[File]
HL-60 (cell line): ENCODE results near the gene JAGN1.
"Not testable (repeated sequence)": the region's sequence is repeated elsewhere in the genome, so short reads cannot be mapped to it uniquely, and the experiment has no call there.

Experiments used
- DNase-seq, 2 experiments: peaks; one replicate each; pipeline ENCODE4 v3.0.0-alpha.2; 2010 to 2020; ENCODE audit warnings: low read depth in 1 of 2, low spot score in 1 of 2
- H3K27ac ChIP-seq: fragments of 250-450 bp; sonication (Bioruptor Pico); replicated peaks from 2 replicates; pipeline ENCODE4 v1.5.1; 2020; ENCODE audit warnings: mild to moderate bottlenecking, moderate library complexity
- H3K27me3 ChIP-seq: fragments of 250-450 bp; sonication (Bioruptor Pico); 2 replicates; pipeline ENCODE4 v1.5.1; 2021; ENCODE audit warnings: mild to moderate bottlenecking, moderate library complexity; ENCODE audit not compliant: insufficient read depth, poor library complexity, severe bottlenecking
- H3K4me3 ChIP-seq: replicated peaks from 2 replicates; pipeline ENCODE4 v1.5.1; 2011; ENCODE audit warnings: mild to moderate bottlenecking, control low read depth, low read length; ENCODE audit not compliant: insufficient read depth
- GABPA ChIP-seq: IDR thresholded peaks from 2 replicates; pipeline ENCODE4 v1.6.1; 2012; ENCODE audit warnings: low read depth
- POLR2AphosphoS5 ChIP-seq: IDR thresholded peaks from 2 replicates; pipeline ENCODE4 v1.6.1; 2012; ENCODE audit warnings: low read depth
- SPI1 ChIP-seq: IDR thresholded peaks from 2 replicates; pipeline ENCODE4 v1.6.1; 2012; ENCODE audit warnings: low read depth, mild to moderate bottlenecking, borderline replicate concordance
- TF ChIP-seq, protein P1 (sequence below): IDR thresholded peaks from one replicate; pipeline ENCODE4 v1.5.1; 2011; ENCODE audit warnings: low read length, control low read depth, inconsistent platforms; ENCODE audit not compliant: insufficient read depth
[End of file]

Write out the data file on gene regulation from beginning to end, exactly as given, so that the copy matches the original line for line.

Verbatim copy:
HL-60 (cell line): ENCODE results near the gene JAGN1.
"Not testable (repeated sequence)": the region's sequence is repeated elsewhere in the genome, so short reads cannot be mapped to it uniquely, and the experiment has no call there.

Experiments used
- DNase-seq, 2 experiments: peaks; one replicate each; pipeline ENCODE4 v3.0.0-alpha.2; 2010 to 2020; ENCODE audit warnings: low read depth in 1 of 2, low spot score in 1 of 2
- H3K27ac ChIP-seq: fragments of 250-450 bp; sonication (Bioruptor Pico); replicated peaks from 2 replicates; pipeline ENCODE4 v1.5.1; 2020; ENCODE audit warnings: mild to moderate bottlenecking, moderate library complexity
- H3K27me3 ChIP-seq: fragments of 250-450 bp; sonication (Bioruptor Pico); 2 replicates; pipeline ENCODE4 v1.5.1; 2021; ENCODE audit warnings: mild to moderate bottlenecking, moderate library complexity; ENCODE audit not compliant: insufficient read depth, poor library complexity, severe bottlenecking
- H3K4me3 ChIP-seq: replicated peaks from 2 replicates; pipeline ENCODE4 v1.5.1; 2011; ENCODE audit warnings: mild to moderate bottlenecking, control low read depth, low read length; ENCODE audit not compliant: insufficient read depth
- GABPA ChIP-seq: IDR thresholded peaks from 2 replicates; pipeline ENCODE4 v1.6.1; 2012; ENCODE audit warnings: low read depth
- POLR2AphosphoS5 ChIP-seq: IDR thresholded peaks from 2 replicates; pipeline ENCODE4 v1.6.1; 2012; ENCODE audit warnings: low read depth
- SPI1 ChIP-seq: IDR thresholded peaks from 2 replicates; pipeline ENCODE4 v1.6.1; 2012; ENCODE audit warnings: low read depth, mild to moderate bottlenecking, borderline replicate concordance
- TF ChIP-seq, protein P1 (sequence below): IDR thresholded peaks from one replicate; pipeline ENCODE4 v1.5.1; 2011; ENCODE audit warnings: low read length, control low read depth, inconsistent platforms; ENCODE audit not compliant: insufficient read depth